The Observer pattern is a design pattern that is used to observe the state of an object in an application. The observed object allows other objects to register and unregister as observers. The observers are notified when specific events that they are observing are fired. The observed object has three distinct methods, which are outlined next.
Register Observers Overview
The Observer pattern essentially allows an unlimited number of objects to observe or listen to events in the observed object (or subject) by registering themselves. After observers are registered to an event, the subject will notify them when the event is fired. The subject handles this by storing an observer collection and iterating through it when the event occurs in order to notify each observer.
Notify Observers Overview
When an event is fired in the subject, the observers are notified via the methods they provide to the observer when they are registered. Each observer specifies its own notify method and defines what happens when the notification occurs. For instance, you may have an object that registers to an error-handling object and specifies a notify method that handles displaying the error to the user. On the other hand, you may also have a completely different object that specifies a notify method, that sends an email to the developer each time an error occurs in the web application. The power of this pattern is in the fact that both of these objects can be registered and notified by the same subject.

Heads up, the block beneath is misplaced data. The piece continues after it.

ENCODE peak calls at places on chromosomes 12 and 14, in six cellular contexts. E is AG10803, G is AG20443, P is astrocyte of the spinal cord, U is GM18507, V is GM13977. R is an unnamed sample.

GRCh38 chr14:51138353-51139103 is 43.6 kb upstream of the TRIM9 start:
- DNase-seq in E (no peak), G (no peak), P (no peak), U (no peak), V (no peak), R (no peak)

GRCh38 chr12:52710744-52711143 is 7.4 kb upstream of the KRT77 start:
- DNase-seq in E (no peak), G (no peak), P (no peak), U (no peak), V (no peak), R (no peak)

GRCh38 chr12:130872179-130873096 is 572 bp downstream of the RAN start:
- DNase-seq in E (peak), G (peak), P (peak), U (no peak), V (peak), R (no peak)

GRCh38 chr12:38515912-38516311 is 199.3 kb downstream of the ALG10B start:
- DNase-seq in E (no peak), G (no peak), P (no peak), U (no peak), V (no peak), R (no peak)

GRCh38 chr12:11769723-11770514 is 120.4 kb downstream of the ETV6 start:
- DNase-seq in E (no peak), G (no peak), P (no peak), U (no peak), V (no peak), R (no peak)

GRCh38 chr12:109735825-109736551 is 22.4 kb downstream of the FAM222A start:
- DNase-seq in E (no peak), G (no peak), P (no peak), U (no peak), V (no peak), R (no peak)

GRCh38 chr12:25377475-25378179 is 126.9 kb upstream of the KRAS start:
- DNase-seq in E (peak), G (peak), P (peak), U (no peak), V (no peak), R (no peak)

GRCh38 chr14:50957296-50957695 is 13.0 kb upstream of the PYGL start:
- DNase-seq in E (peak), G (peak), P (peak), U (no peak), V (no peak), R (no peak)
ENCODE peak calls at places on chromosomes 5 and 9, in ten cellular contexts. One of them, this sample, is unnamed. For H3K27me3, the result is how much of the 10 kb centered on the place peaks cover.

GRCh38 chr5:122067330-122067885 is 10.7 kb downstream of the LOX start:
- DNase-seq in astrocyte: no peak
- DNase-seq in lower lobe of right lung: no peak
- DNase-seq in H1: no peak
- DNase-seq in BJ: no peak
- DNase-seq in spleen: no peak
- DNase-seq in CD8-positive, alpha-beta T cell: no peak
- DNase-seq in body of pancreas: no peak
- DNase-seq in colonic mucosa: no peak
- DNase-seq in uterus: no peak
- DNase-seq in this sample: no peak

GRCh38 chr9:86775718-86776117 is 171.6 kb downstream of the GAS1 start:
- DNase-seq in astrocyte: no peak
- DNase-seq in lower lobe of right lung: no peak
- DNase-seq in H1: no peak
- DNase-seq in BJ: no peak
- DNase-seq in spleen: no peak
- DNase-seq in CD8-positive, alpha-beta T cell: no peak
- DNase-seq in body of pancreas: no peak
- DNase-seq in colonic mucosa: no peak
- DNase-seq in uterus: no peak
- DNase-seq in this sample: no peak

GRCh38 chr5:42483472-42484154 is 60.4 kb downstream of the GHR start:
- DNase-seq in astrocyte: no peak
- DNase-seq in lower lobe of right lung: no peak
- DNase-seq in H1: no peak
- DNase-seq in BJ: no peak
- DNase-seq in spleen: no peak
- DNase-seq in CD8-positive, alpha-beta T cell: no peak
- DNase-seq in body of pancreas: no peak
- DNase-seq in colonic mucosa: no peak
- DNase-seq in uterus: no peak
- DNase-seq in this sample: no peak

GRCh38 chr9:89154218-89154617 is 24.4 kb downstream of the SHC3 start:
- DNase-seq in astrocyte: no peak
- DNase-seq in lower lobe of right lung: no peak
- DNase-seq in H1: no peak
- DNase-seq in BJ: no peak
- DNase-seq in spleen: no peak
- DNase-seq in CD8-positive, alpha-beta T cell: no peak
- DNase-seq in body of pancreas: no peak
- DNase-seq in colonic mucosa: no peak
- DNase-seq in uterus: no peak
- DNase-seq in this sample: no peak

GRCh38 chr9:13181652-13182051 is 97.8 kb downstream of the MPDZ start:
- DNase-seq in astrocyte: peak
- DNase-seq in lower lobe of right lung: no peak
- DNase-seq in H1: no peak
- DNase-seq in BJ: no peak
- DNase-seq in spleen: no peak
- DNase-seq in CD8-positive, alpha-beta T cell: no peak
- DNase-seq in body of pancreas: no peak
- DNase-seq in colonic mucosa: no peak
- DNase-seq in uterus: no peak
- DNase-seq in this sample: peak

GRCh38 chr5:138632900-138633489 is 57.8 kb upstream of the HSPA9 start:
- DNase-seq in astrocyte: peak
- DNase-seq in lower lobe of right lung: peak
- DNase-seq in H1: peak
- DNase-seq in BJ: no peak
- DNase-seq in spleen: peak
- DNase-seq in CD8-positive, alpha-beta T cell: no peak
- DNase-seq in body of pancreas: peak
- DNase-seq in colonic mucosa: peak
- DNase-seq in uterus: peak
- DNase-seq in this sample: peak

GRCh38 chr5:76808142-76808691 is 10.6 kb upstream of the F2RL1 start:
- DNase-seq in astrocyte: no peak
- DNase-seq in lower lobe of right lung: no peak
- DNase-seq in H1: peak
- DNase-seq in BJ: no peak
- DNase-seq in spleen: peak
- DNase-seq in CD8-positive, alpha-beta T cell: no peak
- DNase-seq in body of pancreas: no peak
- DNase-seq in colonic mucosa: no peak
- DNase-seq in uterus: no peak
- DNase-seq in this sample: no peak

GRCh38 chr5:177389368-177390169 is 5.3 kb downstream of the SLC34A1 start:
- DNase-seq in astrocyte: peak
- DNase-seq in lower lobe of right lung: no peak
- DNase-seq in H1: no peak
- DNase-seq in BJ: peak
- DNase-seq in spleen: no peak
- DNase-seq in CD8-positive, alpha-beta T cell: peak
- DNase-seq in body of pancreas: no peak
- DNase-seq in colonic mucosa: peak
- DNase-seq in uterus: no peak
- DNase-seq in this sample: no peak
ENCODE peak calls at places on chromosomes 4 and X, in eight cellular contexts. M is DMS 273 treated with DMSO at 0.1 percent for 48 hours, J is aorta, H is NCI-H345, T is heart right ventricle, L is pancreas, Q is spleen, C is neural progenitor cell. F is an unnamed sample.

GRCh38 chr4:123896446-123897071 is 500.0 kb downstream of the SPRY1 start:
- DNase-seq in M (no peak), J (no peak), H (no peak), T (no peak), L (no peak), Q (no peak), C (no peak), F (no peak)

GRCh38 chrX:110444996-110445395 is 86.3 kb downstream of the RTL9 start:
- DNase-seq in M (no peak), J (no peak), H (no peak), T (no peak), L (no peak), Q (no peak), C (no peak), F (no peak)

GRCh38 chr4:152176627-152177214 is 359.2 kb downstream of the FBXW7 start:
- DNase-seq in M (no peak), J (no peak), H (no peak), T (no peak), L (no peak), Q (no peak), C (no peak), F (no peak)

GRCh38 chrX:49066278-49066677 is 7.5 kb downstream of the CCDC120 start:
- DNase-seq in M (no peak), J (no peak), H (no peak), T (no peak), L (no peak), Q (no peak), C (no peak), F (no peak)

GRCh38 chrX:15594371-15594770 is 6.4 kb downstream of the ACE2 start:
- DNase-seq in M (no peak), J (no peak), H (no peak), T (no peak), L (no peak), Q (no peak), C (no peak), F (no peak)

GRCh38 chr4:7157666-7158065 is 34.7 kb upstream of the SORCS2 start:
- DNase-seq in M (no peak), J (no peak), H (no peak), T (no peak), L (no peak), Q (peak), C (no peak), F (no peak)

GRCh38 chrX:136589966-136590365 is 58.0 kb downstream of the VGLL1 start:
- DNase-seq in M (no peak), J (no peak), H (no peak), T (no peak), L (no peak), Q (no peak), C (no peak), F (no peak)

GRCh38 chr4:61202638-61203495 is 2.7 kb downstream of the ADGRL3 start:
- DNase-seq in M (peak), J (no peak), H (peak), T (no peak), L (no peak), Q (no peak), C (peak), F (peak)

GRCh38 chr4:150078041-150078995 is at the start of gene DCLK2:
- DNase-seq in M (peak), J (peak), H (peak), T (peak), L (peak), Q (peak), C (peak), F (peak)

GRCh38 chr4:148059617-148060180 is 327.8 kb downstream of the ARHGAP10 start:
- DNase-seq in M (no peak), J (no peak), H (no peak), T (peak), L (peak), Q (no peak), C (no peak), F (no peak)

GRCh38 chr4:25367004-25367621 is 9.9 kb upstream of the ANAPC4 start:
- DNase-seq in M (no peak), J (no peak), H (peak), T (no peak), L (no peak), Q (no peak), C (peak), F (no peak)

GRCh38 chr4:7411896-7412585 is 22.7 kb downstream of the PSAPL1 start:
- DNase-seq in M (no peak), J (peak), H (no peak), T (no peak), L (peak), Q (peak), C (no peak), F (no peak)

Unregister Observers Overview
If an object no longer wants to be notified by the subject it is registered with, it can unregister itself. There are a number of instances in which this method is useful, one of which is when you do not want an object to be notified more than one time. After an object has been notified, it can unregister itself and the subject will remove it from the observer collection. For example, imagine that you want to wait to fire a method until another method has occurred. If it follows the Observer pattern, you can register to this method and wait for notification before moving forward. Take a look at Figure 16.1 for an example.
Figure 16.1. The Observer pattern allows multiple objects to observe one event and be notified when that event is invoked.
As you can see, the Observer pattern can affect numerous objects with only one event. In this chapter, we will create an error-handling object that we will call the ErrorManager. This object will follow the Observer pattern and notify any registered objects if an error occurs.